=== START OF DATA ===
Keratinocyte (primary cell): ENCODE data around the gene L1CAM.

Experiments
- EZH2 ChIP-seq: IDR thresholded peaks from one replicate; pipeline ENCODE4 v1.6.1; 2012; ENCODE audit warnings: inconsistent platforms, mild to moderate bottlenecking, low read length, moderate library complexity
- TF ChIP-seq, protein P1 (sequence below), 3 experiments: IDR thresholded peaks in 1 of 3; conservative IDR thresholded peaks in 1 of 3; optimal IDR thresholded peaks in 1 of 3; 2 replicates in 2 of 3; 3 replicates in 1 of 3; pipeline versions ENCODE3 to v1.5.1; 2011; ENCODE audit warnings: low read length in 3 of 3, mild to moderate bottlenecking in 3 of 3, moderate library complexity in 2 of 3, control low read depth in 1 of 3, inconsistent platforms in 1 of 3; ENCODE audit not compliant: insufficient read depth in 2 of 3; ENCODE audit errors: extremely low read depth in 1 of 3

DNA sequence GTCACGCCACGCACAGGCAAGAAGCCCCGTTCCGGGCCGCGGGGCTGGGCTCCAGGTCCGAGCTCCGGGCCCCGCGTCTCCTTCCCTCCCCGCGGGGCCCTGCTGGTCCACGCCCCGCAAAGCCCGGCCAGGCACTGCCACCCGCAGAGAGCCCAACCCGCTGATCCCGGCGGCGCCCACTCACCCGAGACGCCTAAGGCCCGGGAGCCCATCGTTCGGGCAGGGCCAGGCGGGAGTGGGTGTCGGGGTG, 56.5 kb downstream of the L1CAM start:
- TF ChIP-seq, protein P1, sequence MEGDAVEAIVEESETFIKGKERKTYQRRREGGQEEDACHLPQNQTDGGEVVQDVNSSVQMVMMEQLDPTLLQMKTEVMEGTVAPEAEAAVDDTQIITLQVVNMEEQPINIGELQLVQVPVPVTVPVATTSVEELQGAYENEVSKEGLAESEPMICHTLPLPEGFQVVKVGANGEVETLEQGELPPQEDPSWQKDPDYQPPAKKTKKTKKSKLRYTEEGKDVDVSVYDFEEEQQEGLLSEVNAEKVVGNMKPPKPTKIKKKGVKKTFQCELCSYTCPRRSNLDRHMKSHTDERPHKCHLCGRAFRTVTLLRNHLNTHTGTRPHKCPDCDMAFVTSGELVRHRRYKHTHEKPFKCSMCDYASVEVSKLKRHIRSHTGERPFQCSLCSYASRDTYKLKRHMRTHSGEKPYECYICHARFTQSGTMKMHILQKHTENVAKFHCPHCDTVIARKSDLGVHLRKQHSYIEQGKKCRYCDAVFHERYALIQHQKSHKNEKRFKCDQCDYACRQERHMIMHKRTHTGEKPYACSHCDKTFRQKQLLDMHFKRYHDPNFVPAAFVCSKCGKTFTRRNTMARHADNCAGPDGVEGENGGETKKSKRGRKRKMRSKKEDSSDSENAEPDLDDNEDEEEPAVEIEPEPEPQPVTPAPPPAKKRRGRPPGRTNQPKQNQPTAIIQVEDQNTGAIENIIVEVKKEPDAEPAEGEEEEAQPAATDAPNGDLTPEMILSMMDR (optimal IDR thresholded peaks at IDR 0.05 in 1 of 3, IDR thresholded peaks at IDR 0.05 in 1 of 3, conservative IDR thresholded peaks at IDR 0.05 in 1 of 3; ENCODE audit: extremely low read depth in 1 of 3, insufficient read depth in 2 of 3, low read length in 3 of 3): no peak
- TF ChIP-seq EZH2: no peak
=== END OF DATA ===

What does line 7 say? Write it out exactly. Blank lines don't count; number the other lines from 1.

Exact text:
- TF ChIP-seq EZH2: no peak